Observations and Insight
TT at 20: So a CEO Walks Into a Bar
Jim Kharouf – John Lothian News
Rick Lane, the new CEO of Trading Technologies, takes a seat at the bar to talk about a notable milestone – TT’s 20th Anniversary today.
The interesting thing about Lane and the bar is that they represent a major shift for the company and perhaps the industry.
The firm was founded in 1994 in Frankfurt by Gary Kemp and later run by the enigmatic industry pioneer and legendary trader Harris Brumfield from 2003 until he handed the reins to Lane in February. It is Lane’s turn to overhaul the company and its technology, and perhaps change the way trading software and networks are developed in this industry.
(For the rest of the article, visit the JLN blog at http://jlne.ws/RYNKQB)
Selloff Spreads to S&P 500 as Stocks Fall Most in a Month
Joseph Ciolli and Callie Bost – Bloomberg
A three-day decline in Internet and small-cap stocks spread through the rest of the market yesterday, sending the Standard & Poor’s 500 Index (SPX) to its biggest retreat in a month and pushing up options prices.
What a $4 Million Error Says About Market Anxiety: Opening Line
C. Thompson – Bloomberg
Why did you make Barclays’s botched trade the most read story yesterday? It was only a less-than-$4 million goof. This probably happens all the time and we don’t hear about them all, so what’s the big deal?
Oh, wait. That’s it, isn’t it?
The Flash Crash, Knight Capital’s meltdown, Goldman Sachs’s options calliope last August, more haywire options trading at NYSE Amex and NYSE Arca at the end of April, Tuesday’s thing, so many different order types that the NYSE was moved recently to say enough already — is it all getting to be too much? Too complicated?
Wall Street dips as small-caps underperform again
Ryan Vlastelica – Reuters
U.S. stocks slipped on Friday, trimming some of their earlier declines after some positive earnings, though investors remained wary of lingering weakness in small-cap names.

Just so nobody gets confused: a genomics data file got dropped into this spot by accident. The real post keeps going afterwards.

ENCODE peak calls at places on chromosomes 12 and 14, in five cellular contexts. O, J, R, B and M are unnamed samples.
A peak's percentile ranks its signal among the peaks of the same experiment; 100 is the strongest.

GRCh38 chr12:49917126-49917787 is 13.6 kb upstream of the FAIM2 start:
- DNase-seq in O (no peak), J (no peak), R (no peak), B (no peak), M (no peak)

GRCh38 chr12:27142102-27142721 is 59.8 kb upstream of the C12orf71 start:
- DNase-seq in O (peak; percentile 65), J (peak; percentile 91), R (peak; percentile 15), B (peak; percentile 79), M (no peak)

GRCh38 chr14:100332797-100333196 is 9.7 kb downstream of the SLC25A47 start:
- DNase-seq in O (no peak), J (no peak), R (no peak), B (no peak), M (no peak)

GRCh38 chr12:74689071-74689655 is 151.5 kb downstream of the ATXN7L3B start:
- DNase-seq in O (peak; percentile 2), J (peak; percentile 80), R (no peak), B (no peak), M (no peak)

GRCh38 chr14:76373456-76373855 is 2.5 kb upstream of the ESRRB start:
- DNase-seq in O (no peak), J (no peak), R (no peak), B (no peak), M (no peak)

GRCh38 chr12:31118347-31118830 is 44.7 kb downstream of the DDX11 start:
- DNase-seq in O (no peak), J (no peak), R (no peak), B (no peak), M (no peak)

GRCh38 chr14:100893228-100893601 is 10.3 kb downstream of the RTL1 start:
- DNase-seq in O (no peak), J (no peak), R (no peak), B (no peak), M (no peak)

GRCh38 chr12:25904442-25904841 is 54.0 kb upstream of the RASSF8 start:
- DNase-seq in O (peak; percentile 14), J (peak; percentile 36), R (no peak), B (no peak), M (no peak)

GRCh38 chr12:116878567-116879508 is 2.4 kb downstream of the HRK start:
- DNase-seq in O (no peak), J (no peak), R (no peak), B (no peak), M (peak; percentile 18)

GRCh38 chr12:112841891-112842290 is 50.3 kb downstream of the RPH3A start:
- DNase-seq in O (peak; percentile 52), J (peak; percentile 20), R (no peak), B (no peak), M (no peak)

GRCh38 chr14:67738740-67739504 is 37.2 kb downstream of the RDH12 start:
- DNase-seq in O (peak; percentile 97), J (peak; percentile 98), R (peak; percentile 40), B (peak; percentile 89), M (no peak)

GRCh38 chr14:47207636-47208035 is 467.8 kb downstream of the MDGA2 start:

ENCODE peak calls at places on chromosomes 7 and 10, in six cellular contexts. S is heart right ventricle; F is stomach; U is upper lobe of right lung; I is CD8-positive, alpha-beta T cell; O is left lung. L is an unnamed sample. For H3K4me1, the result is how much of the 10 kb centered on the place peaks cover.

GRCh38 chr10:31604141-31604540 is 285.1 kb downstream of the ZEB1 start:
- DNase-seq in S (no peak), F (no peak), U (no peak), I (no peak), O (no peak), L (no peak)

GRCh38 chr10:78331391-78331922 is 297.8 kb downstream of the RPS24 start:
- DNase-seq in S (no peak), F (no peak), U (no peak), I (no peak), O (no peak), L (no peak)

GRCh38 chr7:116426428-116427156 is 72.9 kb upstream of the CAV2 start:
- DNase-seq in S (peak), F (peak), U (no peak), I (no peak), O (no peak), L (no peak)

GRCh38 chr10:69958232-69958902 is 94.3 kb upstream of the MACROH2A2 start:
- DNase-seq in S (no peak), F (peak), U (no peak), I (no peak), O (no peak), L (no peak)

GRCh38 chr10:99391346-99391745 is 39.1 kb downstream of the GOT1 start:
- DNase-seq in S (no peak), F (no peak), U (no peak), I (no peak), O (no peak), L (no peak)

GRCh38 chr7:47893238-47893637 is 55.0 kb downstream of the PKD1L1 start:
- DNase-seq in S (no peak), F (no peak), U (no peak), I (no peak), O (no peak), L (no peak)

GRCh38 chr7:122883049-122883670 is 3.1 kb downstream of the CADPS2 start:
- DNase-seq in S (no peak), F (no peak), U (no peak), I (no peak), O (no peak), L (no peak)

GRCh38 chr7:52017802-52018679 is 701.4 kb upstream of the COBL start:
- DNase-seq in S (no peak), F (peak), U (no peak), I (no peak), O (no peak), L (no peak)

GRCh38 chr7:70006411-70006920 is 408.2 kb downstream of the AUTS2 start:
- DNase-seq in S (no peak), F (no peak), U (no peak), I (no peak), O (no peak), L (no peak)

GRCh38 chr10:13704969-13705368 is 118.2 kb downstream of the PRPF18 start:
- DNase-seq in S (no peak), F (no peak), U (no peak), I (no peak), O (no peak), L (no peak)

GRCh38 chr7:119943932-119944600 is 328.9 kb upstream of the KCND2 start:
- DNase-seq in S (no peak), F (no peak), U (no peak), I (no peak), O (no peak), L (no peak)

Despite the S&P 500 hitting a record on Tuesday, the indexes were on track for a negative week, with small-caps down for a fourth straight session.
Rates hedging confounds bond investors
Christopher Whittall – International Financing Review
Shorting US Treasuries to position for rising interest rates in the world’s largest economy has been a popular trade this year. It has also been a hugely expensive one, as yields on 10-year US government paper have confounded expectations by slumping from over 3% in late December to around 2.50% now.
But despite being chastened by this rates rally, hedging against rising Treasury yields remains at the forefront of bond investors’ minds with the US economy expected to strengthen as the year progresses.
Small-Cap Stocks: Traders Bet on a Bounce
Steven M. Sears – Barron’s
“Every major metric we track is still near all-time highs or post tech bubble highs and small cap remains extremely expensive vs. large,” Credit Suisse’s Lori Calvasina advised clients in a morning advisory.
And yet the options market is showing signs that small-caps may soon rally higher. Investors are buying bullish calls on shares of the iShares Russell 2000 ETF even though traditional financial valuations paint a rotten picture.
The VIX Is Not Broken, Contrary To Popular Belief
Scott Murray – Seeking Alpha
With the S&P 500 down 25 points and threatening a major moving average yesterday (the 50 day SMA), the VIX was amazingly quiet. VXX holders were left baffled, and VIX futures and option traders were probably scratching their heads in disbelief. Bonds were screaming higher as yields hit lows not seen in months, leading many of the media punditry to pontificate on a worsening economy. Yet the VIX just didn’t care.
Musings on Volatility
US stocks took their biggest daily drop in weeks Thursday, with the S&P 500 dropping a bit less than 1% and the Russell 2000 inching toward correction territory. Headlines speculate over whether broader markets will follow the Russell, but there is no way to know—short-term moves are impossible to predict. Corrections can start any time, for any reason (or no reason!) and usually come without warning. But if stocks do pull back from here, it would be the latest instance of markets humiliating those who utter those four little, dangerous words: It’s different this time.
The New Face of Volatility